L.A. Affairs: She didn’t have fangs, but I still thought she might be a vampire

"I have a really special feeling about this," I told her as we said goodbye.
“I have a really special feeling about this,” I told her as we said goodbye.
(Valeria Petrone / For The Times)

She didn’t have fangs, but I still thought she might be a vampire.

It was the week before Halloween, and I’d come to my favorite Orange County coffeehouse to see the annual performance of the League of Vampiric Bards.

A group of Goth-y performance artists consisting of three men and four women, the Bards recited spooky original verse about the romantic undead, ranging in tone from the silly to the poignant — a lighthearted way to get into the blood-sucking spirit of the season. Some of the performers wore the traditional Dracula drag of satin capes while others favored the more contemporary vampire chic of black leather jackets.

The stage was out on the café’s patio, and the poems were often punctuated with the whine of train whistles from the nearby Fullerton station. Nevertheless, the venue had filled almost to capacity, and the only vacant seat left happened to be across from a pale, attractive, dark-haired woman dressed in black.


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Who was I to refuse such a gift from the dark gods? With uncharacteristic boldness, I asked her if the seat were taken, afraid she might already have a male companion (or minion) for the evening. She hesitantly admitted the spot was open. I noticed that she’d been writing in a small notebook and inquired if she were one of the Bards. No, she confided, but she did write poetry, had once rented out hearses for a living, and considered Elvira, Mistress of the Dark, a childhood role-model.

She might as well have bitten me on the neck right then, for I was enthralled.

As an aspiring writer of horror fiction, I’d always fantasized about meeting a female author of similar tastes and enjoying a partnership like literary greats Percy Bysshe and Mary Shelley or Elizabeth Barrett and Robert Browning. Yet, though I’d been to many conventions and writers conferences and met many talented women, I’d never encountered anyone with whom I had the immediate chemistry that I had with Kelly, the woman at the café that night.

She was a happy Goth, for starters; she was charming and vivacious rather than melancholy and brooding. And her love of literature was not only Goth but also genuinely Gothic, for she’d read both “The Vampire Lestat” and “The Castle of Otranto.”

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I tried to impress her with my modest horror-genre credits at the time. I’d recently returned from the Clarion West Writers Workshop, where I’d commenced what would become my debut novel. We talked well past the end of the performance that night, and by the time the coffeehouse closed, I’d managed to foist my phone number on her.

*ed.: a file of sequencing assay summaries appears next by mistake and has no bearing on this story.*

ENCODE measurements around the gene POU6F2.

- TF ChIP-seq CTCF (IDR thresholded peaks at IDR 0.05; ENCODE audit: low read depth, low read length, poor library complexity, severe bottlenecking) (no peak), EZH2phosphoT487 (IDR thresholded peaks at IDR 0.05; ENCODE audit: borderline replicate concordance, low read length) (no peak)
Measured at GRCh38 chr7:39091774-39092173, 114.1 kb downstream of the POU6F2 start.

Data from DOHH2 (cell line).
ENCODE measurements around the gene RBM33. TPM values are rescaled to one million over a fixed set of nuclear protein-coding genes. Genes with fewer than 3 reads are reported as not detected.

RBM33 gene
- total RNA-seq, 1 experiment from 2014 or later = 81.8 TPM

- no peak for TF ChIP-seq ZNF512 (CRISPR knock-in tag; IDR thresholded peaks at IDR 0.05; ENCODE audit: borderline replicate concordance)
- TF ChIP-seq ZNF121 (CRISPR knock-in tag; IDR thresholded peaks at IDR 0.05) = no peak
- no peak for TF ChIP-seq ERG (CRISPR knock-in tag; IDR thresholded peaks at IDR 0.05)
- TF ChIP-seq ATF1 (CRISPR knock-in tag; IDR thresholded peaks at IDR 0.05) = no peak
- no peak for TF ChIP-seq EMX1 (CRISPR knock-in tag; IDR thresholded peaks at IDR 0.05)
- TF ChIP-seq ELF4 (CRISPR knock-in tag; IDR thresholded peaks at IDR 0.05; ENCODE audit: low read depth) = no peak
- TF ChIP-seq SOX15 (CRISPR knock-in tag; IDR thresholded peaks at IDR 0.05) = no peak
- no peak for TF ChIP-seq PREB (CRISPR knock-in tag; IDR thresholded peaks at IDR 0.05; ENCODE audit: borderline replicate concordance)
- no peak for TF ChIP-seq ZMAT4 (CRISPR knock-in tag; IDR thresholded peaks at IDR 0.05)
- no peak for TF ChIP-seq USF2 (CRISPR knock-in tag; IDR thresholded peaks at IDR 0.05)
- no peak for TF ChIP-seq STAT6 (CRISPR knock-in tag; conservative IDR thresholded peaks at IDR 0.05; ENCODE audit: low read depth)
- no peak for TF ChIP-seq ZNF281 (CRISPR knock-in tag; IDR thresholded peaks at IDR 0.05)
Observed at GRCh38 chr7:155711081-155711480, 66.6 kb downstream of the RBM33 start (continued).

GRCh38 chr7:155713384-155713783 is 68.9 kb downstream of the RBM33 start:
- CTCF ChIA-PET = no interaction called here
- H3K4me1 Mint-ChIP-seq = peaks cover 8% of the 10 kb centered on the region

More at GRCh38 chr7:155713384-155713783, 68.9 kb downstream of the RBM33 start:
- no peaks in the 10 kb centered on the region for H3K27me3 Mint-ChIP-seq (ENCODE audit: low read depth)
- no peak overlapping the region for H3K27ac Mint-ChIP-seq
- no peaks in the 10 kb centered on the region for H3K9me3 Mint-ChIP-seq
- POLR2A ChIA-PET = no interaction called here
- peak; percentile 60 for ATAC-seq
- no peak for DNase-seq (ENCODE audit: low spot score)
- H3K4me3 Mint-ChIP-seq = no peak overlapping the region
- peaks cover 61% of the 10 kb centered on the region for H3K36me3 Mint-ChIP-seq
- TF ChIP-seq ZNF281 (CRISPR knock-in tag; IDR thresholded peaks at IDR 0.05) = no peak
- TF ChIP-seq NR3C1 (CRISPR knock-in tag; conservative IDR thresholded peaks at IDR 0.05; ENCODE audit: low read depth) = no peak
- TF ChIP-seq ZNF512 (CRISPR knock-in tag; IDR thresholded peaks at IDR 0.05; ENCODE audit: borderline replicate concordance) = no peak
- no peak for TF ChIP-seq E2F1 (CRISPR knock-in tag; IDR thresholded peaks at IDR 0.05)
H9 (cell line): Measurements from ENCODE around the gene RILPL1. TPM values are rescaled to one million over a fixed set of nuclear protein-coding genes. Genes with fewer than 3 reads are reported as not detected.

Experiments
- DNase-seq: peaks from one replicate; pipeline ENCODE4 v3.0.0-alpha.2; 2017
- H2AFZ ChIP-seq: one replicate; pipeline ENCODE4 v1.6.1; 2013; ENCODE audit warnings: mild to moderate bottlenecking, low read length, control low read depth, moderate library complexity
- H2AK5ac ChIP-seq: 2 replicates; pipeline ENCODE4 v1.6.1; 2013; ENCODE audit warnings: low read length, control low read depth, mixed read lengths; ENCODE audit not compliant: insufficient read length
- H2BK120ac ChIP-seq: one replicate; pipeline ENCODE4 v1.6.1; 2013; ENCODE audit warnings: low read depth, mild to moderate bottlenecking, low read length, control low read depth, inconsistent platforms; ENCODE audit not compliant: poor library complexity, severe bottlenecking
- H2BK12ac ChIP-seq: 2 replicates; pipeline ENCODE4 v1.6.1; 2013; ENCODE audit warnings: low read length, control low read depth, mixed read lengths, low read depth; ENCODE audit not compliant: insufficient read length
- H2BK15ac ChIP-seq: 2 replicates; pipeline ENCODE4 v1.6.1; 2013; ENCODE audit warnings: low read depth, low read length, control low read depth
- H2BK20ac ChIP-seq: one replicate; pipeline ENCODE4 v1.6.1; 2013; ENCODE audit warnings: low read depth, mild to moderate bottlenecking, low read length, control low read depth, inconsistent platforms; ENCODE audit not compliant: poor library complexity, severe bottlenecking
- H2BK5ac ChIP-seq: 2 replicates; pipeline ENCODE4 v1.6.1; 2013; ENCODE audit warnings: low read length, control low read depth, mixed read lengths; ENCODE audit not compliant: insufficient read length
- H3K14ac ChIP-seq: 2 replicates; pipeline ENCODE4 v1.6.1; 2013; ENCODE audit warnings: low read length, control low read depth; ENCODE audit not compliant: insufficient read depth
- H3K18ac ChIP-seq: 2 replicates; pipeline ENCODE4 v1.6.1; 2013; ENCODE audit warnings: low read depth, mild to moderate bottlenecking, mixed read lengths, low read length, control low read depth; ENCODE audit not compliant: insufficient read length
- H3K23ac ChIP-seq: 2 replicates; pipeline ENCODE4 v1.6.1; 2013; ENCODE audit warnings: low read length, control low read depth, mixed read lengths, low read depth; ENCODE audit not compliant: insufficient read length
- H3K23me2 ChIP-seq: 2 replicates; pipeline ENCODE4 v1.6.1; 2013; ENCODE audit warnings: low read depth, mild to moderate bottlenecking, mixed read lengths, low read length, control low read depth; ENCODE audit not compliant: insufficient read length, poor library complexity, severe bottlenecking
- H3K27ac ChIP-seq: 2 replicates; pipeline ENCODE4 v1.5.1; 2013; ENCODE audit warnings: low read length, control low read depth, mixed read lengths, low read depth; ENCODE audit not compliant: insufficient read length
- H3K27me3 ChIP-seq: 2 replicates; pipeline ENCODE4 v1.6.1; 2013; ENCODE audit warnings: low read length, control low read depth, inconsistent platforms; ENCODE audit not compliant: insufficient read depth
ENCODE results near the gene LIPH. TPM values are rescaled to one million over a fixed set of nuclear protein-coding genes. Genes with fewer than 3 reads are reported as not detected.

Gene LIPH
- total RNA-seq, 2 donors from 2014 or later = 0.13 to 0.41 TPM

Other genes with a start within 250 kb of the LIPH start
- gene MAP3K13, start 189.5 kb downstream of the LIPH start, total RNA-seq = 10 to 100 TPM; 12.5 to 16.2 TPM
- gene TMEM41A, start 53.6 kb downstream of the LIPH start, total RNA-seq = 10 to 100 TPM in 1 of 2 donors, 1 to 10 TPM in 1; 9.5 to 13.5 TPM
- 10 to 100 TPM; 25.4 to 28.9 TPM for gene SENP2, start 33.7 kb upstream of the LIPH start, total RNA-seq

“I have a really special feeling about this,” I told her as we said goodbye. I didn’t want to say love, because we’d only just met and I didn’t want to scare her off.

“Me, too,” she said, eyes sparkling, before walking toward her car.

But she didn’t call.

When I hadn’t heard from her after the first couple of weeks, I phoned a close female friend for sympathy. Even I couldn’t believe that I was bawling my brains out about a woman I’d known approximately four hours.

“If she didn’t call, then she wasn’t ‘The One,’ ” my friend said, trying to console me.

Somehow, I couldn’t accept that. I kept returning to the same coffeehouse, hoping for a chance meeting with Kelly. When the League of Vampiric Bards did its “Vampiric Valentine” performances in February, I went to every show, but she wasn’t there. I considered attempting to contact her through the magazine where she worked, but that was simply too stalker-ish for me.

Over the following months, I believed I’d given up. I looked around for someone else to date, but no one came close to Kelly.

Then October rolled around. I was staying with my parents in northern California, and the timing was bad for me to make a sudden trip back to L.A. I told myself it was pure madness to drive all that way just to go to the Vampiric Bards’ Halloween gigs, vainly hoping to see a woman who probably had no interest in me and wouldn’t show up.

But I went anyway.

This time, the performance took place at a café cum jazz club, again in Fullerton. To make sure the stage was clear for the band that night, the Vampiric Bards had been relegated to an afternoon show, so hardly anyone came. In fact, other than me, there was only one audience member.


“Hi,” I said to the beautiful woman, who wore a top of spider-web lace. My heart racing, I tried to sound nonchalant. “Your name’s Kelly, isn’t it...?”

It was. She revealed that she’d been finalizing a divorce when we’d first met, and that by the time it was over, she’d lost my phone number. She’d come to this Halloween show hoping to find me.

A Hollywood ending, truly. But is the movie a contrived, sappy rom-com or a passionate Gothic where star-crossed souls are brought together through supernatural serendipity?

Who cares? Dracula himself could hardly have planned it better. Kelly and I started dating immediately and married soon after.

Ah, the children of the night! What sweet music we make.


Woodworth is the author of the New York Times bestselling thrillers “Through Violet Eyes” and “With Red Hands.” His new novel is “Fraulein Frankenstein.”

L.A. Affairs chronicles the dating scene in and around Los Angeles. If you have comments or a true story to tell, email us at